With most U.S. airlines implementing fees for checked bags this year, it was time to review my packing strategy to make sure everything could fit within a reasonably sized carry-on (fanciful footwear, out; monochromatic wardrobe, in). Only it turns out other people had the same idea: on my most recent domestic flights, the overhead luggage bins were stuffed well before most passengers had boarded.
These cramped conditions created a Lord of the Flies effect, where people felt no shame in shoving other suitcases aside to find space for their own overpacked rollies. Although the flight attendants did their best to control the chaos by gate-checking bags, the process backed up boarding for more than 15 minutes — and added stress to an already cranky atmosphere. As one packed bin flew open during takeoff, I couldn't help wondering how much the airlines were compromising safety to boost their bottom line.
Treat: New iPhone goes the extra mile
There are many reasons to rationalize buying the new iPhone, but I made my case after discovering and downloading a myriad of travel applications from the iTunes store. And what a difference they made, for trips both international and domestic. I used a currency tracker to convert dollars into colones in Costa Rica, consulted Yelp.com for restaurant recommendations in Vermont's rural Northeast Kingdom, and learned a couple of crucial French phrases (from a program that even provided pronunciation help) to ask for directions on Quebec's Ile d'Orleans. Plus the iPhone makes it easy to post pictures and update status lines on social networking sites such as Twitter and Facebook. With flexibility like this, I couldn't have a better travel companion.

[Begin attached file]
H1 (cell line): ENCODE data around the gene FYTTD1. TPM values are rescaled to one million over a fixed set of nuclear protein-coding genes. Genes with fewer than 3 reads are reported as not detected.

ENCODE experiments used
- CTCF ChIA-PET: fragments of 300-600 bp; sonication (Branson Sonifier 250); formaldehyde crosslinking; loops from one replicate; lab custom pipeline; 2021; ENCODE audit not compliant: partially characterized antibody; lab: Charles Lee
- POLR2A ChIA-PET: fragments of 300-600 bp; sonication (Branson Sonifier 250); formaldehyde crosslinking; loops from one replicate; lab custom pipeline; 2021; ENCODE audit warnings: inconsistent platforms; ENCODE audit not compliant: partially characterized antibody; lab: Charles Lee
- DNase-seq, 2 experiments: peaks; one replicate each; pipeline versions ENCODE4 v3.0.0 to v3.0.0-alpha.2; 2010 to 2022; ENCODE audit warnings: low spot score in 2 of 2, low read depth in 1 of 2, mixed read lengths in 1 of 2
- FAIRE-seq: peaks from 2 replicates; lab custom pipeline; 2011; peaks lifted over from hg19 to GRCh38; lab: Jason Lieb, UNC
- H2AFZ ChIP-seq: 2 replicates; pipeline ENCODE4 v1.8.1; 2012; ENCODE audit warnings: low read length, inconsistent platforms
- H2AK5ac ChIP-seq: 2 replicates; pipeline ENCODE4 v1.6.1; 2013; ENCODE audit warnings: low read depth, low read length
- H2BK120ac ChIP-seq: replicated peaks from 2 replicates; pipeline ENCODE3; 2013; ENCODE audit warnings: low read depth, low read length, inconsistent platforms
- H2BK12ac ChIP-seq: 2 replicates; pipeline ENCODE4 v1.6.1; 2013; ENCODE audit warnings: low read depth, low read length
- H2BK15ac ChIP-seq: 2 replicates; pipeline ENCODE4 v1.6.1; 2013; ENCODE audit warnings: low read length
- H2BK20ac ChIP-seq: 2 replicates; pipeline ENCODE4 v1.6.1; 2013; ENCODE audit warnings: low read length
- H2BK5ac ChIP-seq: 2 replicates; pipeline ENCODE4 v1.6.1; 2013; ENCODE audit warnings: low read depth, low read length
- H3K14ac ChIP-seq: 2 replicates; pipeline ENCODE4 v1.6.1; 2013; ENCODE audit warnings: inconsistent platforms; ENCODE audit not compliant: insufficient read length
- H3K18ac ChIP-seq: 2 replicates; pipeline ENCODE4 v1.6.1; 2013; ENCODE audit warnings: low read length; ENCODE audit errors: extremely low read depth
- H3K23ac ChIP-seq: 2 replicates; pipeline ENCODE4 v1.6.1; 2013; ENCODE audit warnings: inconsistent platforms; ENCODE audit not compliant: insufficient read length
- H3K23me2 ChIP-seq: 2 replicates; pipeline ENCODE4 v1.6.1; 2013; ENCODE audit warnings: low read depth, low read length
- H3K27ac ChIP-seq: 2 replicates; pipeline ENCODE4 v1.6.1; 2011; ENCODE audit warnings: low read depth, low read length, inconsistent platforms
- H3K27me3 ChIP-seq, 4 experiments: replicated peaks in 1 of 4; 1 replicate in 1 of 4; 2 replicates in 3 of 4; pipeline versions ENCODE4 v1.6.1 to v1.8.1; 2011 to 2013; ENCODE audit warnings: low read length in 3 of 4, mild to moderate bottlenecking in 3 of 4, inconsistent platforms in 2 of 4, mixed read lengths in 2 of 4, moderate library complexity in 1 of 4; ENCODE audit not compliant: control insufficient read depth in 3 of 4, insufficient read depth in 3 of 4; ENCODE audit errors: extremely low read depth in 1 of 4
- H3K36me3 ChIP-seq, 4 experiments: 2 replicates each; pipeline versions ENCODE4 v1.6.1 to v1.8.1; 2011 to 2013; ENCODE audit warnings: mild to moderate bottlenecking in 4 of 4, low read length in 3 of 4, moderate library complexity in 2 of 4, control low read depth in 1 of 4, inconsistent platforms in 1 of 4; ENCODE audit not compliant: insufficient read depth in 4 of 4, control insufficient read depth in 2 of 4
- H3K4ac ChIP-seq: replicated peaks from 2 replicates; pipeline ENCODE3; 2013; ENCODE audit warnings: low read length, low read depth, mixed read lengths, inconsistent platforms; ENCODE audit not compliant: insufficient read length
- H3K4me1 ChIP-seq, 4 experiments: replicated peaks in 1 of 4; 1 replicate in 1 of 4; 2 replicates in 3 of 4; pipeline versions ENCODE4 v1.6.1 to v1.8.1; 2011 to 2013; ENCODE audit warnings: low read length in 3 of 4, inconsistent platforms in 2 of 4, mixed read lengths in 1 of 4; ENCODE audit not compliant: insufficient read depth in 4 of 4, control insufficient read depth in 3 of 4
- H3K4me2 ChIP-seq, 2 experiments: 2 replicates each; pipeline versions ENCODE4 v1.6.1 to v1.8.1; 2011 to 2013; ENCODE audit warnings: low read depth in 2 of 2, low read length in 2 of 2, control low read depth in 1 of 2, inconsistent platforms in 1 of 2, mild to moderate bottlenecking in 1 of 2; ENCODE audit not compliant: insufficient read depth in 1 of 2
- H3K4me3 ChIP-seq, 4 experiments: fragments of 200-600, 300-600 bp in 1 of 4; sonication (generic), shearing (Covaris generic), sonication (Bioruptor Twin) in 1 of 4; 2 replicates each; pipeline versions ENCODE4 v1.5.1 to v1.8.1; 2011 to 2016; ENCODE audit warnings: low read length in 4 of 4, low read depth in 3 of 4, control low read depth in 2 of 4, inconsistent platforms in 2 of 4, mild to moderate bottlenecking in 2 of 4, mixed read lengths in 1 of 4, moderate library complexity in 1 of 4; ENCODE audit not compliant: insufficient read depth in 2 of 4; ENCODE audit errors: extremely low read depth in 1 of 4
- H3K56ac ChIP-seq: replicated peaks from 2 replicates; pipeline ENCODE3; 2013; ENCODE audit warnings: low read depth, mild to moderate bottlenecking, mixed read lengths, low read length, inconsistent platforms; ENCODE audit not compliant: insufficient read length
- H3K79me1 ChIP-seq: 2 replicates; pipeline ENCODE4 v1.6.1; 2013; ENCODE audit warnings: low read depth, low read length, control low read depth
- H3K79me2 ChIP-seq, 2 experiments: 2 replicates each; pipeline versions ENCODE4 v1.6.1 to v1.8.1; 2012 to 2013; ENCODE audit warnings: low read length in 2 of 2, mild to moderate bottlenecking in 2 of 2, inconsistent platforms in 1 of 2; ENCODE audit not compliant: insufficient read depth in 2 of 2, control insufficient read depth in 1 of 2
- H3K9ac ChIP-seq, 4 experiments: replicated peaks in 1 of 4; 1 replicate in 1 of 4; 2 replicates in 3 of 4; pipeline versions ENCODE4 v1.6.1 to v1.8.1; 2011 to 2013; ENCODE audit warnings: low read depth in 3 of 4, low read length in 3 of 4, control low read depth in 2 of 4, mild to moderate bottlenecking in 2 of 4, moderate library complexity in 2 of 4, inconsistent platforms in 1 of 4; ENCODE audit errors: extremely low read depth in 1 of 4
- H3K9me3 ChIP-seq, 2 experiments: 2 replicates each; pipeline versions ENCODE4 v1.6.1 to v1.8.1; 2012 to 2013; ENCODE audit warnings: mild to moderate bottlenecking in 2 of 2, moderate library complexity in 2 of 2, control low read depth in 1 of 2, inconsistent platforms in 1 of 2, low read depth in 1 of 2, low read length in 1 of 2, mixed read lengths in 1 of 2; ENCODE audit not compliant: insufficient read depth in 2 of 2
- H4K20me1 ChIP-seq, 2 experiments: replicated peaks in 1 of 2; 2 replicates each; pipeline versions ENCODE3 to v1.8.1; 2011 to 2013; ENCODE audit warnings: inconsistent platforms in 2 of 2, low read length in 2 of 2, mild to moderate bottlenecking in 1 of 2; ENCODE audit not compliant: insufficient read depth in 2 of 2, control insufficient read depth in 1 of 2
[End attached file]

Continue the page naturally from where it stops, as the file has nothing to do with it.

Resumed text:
Trick: And good luck filling the tank
No Cobalt for you! Just as countless car dealerships are stuck with SUVs on their lots as gas prices surge, so too are the nation's car rental firms, prompting many travelers to be hit with the dreaded "involuntary upgrade." So even if you've reserved a frugal Ford Focus, you could easily end up with a behemoth truck at the counter.
Treat: Google Maps: Who needs GPS?
For those who haven't joined the GPS navigation revolution, you may be already holding a partial solution. Download the free mobile version of Google Maps on your smartphone, and you'll have many of the same navigation and travel services as a car-based system.
On a road trip through the busy Northeast Corridor this summer, I downloaded the tool on a BlackBerry. It immediately picked up the embedded GPS chip and helped me determine that an alternate route south would save me from New York City traffic. It then helped me find a non-fast-food restaurant along I-81 in Pennsylvania.
Did you have any unexpected pleasures – or hassles -- this year? Share your travel tricks and treats below.